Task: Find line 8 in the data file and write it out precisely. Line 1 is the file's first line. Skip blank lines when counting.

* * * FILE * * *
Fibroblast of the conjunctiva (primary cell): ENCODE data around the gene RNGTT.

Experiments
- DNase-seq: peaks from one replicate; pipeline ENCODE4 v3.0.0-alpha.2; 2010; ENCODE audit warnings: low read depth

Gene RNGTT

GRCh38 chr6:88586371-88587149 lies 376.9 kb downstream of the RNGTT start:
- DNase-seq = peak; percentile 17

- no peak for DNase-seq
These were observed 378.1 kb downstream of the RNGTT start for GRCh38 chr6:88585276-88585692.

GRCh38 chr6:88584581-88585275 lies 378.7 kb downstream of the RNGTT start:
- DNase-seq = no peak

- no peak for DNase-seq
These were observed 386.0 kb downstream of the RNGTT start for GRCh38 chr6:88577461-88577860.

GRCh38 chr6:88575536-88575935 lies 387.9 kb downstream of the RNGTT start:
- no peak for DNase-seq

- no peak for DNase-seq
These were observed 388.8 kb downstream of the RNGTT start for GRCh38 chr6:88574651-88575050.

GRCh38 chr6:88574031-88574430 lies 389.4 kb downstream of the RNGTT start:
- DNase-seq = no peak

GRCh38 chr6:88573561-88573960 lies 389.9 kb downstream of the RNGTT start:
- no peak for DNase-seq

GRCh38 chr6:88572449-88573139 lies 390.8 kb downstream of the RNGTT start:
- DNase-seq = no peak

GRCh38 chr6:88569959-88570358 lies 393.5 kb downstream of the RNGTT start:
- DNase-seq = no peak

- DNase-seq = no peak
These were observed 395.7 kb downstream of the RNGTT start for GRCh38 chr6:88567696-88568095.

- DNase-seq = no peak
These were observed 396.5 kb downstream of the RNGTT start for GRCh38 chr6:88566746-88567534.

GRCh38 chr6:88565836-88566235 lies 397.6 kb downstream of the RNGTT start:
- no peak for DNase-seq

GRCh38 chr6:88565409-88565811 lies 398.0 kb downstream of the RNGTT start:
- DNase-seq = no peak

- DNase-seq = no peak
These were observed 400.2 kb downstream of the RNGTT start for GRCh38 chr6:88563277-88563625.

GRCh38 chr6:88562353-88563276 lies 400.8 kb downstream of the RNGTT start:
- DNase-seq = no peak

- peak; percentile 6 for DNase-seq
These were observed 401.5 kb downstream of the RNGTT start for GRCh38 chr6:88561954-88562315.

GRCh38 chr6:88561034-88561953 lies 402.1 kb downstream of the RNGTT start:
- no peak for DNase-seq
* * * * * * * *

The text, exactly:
These were observed 378.1 kb downstream of the RNGTT start for GRCh38 chr6:88585276-88585692.